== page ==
When Buddhism spread among the ordinary Japanese citizens in the 13th and 14th centuries, an architectural style gradually became common in the late Muromachi period between 14th and 16th centuries:

History
In the shoin style architecture of this period, it was called oshiita (押板)and basically was a wall space where scrolls would be hung and a raised dais in front of this would be for setting an incense burner, vase for flowers, and candle holder.

Closely related to this architectural style is the refined space of tokonoma (床の間) or toko. It is suited, both in style and sensibility, to the elegant display of Ikebana, not bonsai, even though the latter is also steeped in tradition and formality. According to the definition in Wikipedia, it is

a Japanese term generally referring to a built-in recessed space in a Japanese style reception room, in which items for artistic appreciation are displayed. In English, tokonoma is usually called alcove. The items usually displayed in a tokonoma are calligraphic or pictorial scrolls and an arrangement of flowers. Bonsai and okimono are also sometimes displayed there, although traditionally, bonsai were considered to be too dirty for such a highly respected place. The tokonoma and its contents are essential elements of traditional Japanese interior decoration. The word ‘toko’ literally means “floor” or “bed”; ‘ma’ means “space” or “room”.

A Japanese tokonoma with a hanging scroll and Ikebana

A Japanese tokonoma with a hanging scroll and Ikebana at Tenryū-ji in Ukyō-ku, Kyoto, Kyoto prefecture, Japan. 天龍寺, 京都府京都市右京区

Also around the time of the establishment of the Ikenobō school, the secular world of Japan in the early 15th century also underwent a gradual transformation from an earlier attitude of passive appreciation to a more deeply considered approach, which forms the basis of what is known as Ikebana today, and which has imparted wider meanings and connotations to placing cut flowers in a vase, a practice that has been shaped by the expression of minimalism, the experiential concept of negative space, and the contemplative essence of Zen philosophy. An understanding of the influences from Japanese traditionon on minimalist architecture and space can be facilitated by the following excerpt:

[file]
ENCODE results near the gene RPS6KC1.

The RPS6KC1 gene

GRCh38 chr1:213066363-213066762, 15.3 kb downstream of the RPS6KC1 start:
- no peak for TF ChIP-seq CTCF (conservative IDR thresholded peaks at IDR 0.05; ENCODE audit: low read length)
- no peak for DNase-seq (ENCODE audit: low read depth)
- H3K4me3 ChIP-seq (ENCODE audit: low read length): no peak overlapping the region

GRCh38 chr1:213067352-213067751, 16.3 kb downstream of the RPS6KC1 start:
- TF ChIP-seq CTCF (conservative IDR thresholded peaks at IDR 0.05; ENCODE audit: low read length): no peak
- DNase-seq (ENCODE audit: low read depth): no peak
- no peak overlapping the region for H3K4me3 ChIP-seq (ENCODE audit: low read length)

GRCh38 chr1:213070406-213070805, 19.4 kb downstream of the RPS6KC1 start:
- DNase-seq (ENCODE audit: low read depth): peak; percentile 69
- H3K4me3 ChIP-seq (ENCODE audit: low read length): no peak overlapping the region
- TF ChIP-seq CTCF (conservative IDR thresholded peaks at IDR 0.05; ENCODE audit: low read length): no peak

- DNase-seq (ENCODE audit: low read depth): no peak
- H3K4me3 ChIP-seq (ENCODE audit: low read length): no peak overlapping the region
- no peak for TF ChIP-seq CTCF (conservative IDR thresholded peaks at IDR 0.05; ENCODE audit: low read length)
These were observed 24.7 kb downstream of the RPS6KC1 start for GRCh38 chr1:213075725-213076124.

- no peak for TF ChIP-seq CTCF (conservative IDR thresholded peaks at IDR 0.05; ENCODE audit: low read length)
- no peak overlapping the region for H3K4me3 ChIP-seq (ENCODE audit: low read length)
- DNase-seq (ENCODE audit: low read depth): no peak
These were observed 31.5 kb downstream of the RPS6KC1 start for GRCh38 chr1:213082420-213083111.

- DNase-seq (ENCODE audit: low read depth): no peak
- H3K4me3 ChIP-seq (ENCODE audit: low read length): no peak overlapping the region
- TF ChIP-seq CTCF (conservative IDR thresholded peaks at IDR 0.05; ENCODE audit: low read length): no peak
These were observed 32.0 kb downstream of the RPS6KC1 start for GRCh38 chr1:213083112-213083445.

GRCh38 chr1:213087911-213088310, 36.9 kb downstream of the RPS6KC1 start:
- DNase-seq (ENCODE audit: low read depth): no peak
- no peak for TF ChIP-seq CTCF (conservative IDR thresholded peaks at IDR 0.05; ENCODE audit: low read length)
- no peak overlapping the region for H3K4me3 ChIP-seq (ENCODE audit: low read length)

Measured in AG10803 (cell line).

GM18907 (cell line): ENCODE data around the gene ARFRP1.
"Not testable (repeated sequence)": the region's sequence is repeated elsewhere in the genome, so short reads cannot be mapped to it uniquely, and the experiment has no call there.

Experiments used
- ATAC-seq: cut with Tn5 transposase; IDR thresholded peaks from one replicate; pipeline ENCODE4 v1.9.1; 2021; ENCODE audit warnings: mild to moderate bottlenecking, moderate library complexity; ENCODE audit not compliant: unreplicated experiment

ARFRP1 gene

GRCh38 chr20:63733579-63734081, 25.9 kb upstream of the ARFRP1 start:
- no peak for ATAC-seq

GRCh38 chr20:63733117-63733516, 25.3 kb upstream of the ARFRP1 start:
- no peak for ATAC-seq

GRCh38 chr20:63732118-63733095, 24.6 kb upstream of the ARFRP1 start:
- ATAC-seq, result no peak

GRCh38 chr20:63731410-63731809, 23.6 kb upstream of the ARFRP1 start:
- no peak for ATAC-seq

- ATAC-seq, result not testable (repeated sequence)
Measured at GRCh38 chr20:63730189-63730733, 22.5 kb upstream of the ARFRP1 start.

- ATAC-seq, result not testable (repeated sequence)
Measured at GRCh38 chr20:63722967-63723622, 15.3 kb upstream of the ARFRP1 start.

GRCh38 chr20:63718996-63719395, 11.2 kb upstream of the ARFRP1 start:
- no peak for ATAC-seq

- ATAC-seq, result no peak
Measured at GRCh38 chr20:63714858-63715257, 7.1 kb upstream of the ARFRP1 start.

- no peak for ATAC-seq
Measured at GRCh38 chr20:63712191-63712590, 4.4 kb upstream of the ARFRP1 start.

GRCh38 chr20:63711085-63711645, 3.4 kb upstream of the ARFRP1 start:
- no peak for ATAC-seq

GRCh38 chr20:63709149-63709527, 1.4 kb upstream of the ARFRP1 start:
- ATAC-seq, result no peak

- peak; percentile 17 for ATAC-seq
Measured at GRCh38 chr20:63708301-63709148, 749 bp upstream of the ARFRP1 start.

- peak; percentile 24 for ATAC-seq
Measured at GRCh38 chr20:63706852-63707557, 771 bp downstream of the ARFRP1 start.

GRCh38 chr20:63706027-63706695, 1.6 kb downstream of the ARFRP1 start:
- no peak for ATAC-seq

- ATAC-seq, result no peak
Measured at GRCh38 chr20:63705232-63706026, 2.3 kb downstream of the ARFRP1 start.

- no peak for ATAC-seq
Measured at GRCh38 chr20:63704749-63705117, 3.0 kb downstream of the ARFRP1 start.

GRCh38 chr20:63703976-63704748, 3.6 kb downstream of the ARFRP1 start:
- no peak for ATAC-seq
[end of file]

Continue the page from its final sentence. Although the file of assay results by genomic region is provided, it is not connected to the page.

The Japanese aesthetic principle of Ma () refers to empty or open space. That removes all the unnecessary internal walls and opens up the space between interior and the exterior. Frank Lloyd Wright was influenced by the design element of Japanese sliding door that allows to bring the exterior to the interior. The emptiness of spatial arrangement is another idea that reduces everything down to the most essential quality.

The Japanese aesthetic of Wabi-sabi values the quality of simple and plain objects. It appreciates the absence of unnecessary features to view life in quietness and reveals the most innate character of materials. For example, the Japanese flora art, also known as Ikebana has the meaning of let flower express itself. People cut off the branches, leaves and blossoms from the plants and only retain the essential part from the plant. This conveys the idea of essential quality and innate character in nature.

Ma is manifest in Japanese living architecture, garden design and flower arrangement (Ikebana). However, far from being just a spatial concept, Ma is ever-present in all aspects of Japanese daily life, as it applies to time as well as to daily tasks.

According to Wikipedia:

Ma (間) is a Japanese word which can be roughly translated as “gap” “space” “pause” or “the space between two structural parts.” The spatial concept is experienced progressively through intervals of spatial designation. In Japanese, ma, the word for space, suggests interval. It is best described as a consciousness of place, not in the sense of an enclosed three-dimensional entity, but rather the simultaneous awareness of form and non-form deriving from an intensification of vision.